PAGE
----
“71366 was my number, and there was no name, and it was just number.” Started learning to survive Gross started observing barracks, and he also witnessed how all those prisoners were living. “It is difficult to explain how helpless and lonely I was.” He was no with his brothers since they were all separated, and they were sent to another camp. “I was imprisoned in another camp, which was 50 kilometers away from Munich, Germany.” “My life after this for a few more years was like a test-taking for survival. For more than a year, they were shifting me from one camp to another. I always wanted to avoid camp7, the place where only persons not able to work went, and camp never provided food.”
“I was decided and determined to live.” It took him creative reasoning and rationing. “They gave me a small aluminum container for holding daily soup and coffee. I was keeping the same all times. Sometimes if I get lucky, I use to get a piece of potato in the soup.” “They were giving a small loaf of bread which must be shared by eight prisoners.” Gross always use to break his share into small crumbs and nibbling the same throughout the day. He also asked his neighboring prisoner why he is not doing the same. The man replied, “I have no idea, I will be here for lunch or not?
Gross said, “This type of person always died early since they gave up hope. But I was not like that; every day after waking up, I told myself that whatever happens or life would bring me, I want to be here for the next day. Throughout these difficult times, I never game up.” One he saw, a father begging his son to swap slices. They both were arguing, and they wanted a bigger piece. For survival, it is important to be selfish, Gross understood, and we must be selfish even with family. He learned all these and when his cousin was also imprisoned, and he refused to share a silver skin of the giant potato he was holding. Even though they were giving food, it was not enough to keep prisoners alive for a long time. “I felt unusual when I was waking up, but neighbor prisoners did not. Maybe they died the previous night. There was another group of prisoners, and they were appointed to take out died from barracks. After taking out dead, they were putting them into a small wagon. Among my neighbor prisoners,almost died because of starvation.”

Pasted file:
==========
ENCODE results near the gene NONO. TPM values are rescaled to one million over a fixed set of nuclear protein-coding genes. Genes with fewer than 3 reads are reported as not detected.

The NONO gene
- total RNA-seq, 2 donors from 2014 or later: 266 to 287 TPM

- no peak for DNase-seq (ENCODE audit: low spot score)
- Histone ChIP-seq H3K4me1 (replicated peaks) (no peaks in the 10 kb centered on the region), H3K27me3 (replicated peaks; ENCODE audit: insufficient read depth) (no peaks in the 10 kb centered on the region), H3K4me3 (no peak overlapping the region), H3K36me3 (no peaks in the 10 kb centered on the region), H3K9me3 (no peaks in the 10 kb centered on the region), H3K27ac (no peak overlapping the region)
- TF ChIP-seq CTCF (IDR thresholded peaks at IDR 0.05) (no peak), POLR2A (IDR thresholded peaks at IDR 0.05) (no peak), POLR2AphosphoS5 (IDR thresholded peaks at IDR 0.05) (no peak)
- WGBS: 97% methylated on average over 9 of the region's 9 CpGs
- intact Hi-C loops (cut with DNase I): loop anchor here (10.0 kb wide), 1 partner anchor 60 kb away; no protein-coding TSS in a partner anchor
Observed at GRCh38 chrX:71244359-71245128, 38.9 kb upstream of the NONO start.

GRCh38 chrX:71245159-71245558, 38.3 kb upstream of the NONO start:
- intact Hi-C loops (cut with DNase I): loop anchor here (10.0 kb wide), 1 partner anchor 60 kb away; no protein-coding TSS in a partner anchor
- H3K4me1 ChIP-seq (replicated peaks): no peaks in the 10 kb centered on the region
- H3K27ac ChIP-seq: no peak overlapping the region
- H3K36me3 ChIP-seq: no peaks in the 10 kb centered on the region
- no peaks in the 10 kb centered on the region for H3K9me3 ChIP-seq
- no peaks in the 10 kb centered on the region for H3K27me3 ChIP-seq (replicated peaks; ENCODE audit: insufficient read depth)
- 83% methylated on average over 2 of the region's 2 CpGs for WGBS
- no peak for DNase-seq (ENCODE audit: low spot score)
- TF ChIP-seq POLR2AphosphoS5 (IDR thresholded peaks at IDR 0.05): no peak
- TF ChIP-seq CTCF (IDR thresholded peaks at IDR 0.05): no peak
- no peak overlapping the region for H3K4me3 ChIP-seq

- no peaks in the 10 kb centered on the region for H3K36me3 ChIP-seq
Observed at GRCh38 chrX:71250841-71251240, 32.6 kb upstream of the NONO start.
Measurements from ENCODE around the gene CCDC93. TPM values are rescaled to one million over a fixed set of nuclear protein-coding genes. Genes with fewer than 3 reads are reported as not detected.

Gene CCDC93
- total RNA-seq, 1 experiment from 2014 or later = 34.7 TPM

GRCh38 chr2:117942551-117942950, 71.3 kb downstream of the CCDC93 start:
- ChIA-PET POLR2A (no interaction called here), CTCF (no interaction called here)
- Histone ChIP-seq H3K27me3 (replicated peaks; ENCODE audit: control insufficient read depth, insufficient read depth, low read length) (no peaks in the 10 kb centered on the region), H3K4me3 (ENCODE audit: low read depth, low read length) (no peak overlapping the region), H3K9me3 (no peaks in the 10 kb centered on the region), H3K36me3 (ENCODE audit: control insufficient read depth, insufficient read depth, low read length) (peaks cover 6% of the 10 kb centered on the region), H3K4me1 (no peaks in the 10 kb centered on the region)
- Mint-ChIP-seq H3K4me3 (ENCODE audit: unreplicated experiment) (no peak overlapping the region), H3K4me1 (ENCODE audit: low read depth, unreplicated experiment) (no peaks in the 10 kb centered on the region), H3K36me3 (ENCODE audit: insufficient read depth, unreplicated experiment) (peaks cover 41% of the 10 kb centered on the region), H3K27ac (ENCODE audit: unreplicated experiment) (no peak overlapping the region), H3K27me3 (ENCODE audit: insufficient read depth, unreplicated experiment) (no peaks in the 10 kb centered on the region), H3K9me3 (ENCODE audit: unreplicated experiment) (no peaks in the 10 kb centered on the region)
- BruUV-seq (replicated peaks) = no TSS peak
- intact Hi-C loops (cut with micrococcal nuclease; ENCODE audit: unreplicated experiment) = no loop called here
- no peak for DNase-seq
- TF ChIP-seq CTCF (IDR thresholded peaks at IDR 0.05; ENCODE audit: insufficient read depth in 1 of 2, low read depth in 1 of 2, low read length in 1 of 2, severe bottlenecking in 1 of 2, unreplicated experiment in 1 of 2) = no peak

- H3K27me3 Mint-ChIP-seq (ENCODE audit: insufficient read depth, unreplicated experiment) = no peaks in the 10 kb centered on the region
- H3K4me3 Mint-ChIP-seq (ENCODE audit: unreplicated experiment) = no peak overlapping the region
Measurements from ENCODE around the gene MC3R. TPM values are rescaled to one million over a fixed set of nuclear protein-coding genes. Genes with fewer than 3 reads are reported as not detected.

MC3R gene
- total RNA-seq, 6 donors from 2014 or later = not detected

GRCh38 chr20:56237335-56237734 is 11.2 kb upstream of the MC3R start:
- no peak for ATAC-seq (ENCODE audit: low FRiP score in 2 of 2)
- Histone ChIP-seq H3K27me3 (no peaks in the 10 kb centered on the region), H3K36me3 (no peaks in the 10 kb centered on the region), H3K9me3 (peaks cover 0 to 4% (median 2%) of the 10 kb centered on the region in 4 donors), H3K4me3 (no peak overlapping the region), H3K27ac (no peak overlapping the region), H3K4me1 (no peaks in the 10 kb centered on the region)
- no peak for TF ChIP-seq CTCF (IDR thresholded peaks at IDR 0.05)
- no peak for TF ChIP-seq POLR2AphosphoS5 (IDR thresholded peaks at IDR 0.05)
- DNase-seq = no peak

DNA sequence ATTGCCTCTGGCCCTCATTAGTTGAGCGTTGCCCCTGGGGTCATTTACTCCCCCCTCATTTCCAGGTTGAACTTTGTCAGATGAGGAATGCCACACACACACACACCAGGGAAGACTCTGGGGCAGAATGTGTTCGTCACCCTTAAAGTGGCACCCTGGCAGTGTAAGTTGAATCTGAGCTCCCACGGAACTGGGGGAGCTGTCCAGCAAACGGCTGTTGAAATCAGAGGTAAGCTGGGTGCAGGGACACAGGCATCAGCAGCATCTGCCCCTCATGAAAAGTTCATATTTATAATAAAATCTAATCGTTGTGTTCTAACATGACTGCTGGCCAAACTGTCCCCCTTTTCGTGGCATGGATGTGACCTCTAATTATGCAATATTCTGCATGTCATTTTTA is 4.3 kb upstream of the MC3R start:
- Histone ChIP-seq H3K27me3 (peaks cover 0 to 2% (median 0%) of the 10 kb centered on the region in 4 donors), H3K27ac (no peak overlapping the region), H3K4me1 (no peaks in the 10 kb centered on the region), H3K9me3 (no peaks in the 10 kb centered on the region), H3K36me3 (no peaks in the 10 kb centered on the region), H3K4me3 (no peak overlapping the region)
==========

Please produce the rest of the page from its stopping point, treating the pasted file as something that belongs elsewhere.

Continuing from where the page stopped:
“Now, I started thinking about another source of food.” Gross learned that, among neighbor prisoners, some were former smokers. They were ready to offer bread for cigarette butts. Gross started collecting the same when he was cleaning train stations. “I took at least two weeks for bringing seven butts, and I was happy that once I get a neighbor’s piece of bread, I will leave for seven more days.” Rise above hate “Even in the recent age, I can see images of hate. We must come out and rise above hate.” “Don’t lose hope; I did the same throughout my life. When you don’t lose hope, you can be happier and live longer. Irrespective of what happens, tomorrow can be better. Hence I am 91, but I am still alive.”
With over 15 years as a practicing journalist, Nikki Attkisson found herself at Powdersville Post now after working at several other publications. She is an award-winning journalist with an entrepreneurial spirit and worked as a journalist covering technology, innovation, environmental issues, politics, health etc. Nikki Attkisson has also worked on product development, content strategy, and editorial management for numerous media companies. She began her career at local news stations and worked as a reporter in national newspapers.